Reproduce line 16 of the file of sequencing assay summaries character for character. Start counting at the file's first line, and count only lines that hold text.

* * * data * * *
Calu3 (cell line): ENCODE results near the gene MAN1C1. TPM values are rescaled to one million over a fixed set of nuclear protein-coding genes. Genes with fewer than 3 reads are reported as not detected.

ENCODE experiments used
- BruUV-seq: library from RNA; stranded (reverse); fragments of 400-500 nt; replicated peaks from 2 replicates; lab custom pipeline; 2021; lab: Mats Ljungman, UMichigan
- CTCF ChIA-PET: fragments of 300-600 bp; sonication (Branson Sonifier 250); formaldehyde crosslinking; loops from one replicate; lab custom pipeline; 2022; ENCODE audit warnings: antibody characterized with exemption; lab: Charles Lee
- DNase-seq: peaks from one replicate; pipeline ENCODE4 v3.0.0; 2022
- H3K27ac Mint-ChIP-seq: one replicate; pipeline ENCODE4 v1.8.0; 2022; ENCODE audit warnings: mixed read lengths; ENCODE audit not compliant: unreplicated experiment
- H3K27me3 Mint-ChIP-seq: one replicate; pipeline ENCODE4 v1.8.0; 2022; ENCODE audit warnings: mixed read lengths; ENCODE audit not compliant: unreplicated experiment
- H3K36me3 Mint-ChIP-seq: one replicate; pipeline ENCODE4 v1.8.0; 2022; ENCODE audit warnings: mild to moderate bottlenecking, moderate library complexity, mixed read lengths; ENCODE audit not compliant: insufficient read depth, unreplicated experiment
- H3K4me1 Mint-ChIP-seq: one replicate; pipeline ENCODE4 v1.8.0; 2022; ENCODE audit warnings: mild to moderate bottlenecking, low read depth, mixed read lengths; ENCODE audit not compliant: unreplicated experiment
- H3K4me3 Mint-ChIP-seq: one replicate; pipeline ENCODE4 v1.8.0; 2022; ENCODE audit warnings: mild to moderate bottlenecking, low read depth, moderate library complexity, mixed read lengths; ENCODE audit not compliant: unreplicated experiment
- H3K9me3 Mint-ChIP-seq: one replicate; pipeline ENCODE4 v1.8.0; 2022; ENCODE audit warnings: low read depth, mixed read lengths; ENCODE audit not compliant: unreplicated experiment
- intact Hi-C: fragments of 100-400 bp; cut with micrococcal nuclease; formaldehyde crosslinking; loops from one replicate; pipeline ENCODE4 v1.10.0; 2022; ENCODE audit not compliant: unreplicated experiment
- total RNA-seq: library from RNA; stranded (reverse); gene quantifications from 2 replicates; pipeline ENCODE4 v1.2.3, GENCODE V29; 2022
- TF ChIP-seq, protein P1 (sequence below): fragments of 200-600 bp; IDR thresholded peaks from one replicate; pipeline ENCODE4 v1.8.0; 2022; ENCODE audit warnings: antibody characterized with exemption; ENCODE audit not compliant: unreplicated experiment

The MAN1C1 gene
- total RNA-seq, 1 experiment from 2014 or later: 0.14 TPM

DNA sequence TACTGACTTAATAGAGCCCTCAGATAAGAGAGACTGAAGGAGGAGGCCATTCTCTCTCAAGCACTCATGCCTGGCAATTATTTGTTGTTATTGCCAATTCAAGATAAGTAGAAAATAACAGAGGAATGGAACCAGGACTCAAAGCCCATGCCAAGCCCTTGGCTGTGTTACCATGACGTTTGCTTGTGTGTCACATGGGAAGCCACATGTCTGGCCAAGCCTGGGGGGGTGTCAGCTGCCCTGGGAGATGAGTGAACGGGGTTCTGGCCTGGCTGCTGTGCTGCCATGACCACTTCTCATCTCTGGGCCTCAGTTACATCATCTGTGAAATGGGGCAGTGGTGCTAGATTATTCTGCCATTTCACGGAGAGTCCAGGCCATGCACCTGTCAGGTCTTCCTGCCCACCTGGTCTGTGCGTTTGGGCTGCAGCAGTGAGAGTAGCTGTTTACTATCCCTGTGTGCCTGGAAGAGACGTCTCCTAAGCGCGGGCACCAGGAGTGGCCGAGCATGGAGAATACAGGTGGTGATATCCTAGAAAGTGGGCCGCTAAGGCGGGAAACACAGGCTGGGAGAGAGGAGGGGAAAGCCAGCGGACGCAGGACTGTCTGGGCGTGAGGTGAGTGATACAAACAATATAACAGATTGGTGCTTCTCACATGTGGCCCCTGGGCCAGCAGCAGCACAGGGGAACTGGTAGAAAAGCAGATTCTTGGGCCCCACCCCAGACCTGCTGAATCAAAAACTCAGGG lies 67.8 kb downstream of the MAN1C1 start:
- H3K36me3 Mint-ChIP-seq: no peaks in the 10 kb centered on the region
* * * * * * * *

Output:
- total RNA-seq, 1 experiment from 2014 or later: 0.14 TPM